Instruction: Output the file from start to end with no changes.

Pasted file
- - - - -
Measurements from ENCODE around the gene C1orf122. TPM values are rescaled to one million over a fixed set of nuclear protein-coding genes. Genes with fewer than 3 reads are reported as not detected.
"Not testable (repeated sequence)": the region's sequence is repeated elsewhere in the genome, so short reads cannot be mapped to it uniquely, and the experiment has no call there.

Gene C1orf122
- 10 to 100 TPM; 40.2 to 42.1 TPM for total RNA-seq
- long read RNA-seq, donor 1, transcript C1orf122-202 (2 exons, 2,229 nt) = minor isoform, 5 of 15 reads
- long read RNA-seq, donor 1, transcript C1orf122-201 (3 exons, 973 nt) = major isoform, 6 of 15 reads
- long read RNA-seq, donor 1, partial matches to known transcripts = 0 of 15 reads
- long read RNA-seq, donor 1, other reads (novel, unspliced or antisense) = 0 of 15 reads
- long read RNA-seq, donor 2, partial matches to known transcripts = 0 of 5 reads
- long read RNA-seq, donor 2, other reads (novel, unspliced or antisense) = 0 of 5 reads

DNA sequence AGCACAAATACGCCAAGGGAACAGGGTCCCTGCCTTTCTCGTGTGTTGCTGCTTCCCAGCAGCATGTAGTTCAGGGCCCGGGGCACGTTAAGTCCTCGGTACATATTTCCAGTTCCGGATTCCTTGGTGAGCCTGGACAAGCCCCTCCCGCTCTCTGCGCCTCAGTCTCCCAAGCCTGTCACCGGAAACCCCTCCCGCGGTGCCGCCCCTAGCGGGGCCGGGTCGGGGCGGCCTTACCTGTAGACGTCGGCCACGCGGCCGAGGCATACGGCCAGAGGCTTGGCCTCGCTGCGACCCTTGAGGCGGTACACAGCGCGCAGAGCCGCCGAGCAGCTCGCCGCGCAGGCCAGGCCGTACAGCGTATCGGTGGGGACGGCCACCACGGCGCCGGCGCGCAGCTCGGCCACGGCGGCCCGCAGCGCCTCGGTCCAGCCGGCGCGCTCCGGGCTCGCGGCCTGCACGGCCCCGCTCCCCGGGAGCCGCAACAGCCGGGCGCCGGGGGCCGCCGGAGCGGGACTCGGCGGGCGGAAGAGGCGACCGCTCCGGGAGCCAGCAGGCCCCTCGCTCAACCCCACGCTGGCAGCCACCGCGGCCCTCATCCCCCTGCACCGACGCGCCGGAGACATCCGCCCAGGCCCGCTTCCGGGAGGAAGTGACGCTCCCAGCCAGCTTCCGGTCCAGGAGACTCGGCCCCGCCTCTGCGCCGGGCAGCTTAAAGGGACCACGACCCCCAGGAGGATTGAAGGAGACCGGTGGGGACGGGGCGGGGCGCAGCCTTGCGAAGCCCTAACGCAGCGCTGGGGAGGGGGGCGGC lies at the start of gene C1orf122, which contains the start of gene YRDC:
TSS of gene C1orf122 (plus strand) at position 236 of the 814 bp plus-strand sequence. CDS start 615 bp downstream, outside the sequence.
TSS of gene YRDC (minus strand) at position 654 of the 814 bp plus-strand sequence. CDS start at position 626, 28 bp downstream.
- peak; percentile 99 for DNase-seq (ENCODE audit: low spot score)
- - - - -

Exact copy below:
Measurements from ENCODE around the gene C1orf122. TPM values are rescaled to one million over a fixed set of nuclear protein-coding genes. Genes with fewer than 3 reads are reported as not detected.
"Not testable (repeated sequence)": the region's sequence is repeated elsewhere in the genome, so short reads cannot be mapped to it uniquely, and the experiment has no call there.

Gene C1orf122
- 10 to 100 TPM; 40.2 to 42.1 TPM for total RNA-seq
- long read RNA-seq, donor 1, transcript C1orf122-202 (2 exons, 2,229 nt) = minor isoform, 5 of 15 reads
- long read RNA-seq, donor 1, transcript C1orf122-201 (3 exons, 973 nt) = major isoform, 6 of 15 reads
- long read RNA-seq, donor 1, partial matches to known transcripts = 0 of 15 reads
- long read RNA-seq, donor 1, other reads (novel, unspliced or antisense) = 0 of 15 reads
- long read RNA-seq, donor 2, partial matches to known transcripts = 0 of 5 reads
- long read RNA-seq, donor 2, other reads (novel, unspliced or antisense) = 0 of 5 reads

DNA sequence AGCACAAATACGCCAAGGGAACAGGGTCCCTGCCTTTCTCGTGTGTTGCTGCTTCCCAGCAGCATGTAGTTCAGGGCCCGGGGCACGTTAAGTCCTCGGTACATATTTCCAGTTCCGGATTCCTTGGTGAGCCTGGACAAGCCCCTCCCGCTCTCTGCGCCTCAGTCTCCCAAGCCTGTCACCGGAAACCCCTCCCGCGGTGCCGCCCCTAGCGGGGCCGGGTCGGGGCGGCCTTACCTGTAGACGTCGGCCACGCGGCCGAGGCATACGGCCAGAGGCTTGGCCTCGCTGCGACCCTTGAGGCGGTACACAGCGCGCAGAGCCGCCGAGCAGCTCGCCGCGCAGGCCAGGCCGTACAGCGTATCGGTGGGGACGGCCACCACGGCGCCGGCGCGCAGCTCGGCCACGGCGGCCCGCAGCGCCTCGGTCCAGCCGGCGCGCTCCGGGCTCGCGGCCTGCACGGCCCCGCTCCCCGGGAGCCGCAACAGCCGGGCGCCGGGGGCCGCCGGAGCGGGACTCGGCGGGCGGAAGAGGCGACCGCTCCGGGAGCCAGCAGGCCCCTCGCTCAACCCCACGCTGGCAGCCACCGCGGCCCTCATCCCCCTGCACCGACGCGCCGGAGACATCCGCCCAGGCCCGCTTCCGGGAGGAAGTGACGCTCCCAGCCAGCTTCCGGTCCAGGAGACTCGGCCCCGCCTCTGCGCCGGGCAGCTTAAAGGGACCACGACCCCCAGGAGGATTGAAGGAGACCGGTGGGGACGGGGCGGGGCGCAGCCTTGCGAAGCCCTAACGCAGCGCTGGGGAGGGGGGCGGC lies at the start of gene C1orf122, which contains the start of gene YRDC:
TSS of gene C1orf122 (plus strand) at position 236 of the 814 bp plus-strand sequence. CDS start 615 bp downstream, outside the sequence.
TSS of gene YRDC (minus strand) at position 654 of the 814 bp plus-strand sequence. CDS start at position 626, 28 bp downstream.
- peak; percentile 99 for DNase-seq (ENCODE audit: low spot score)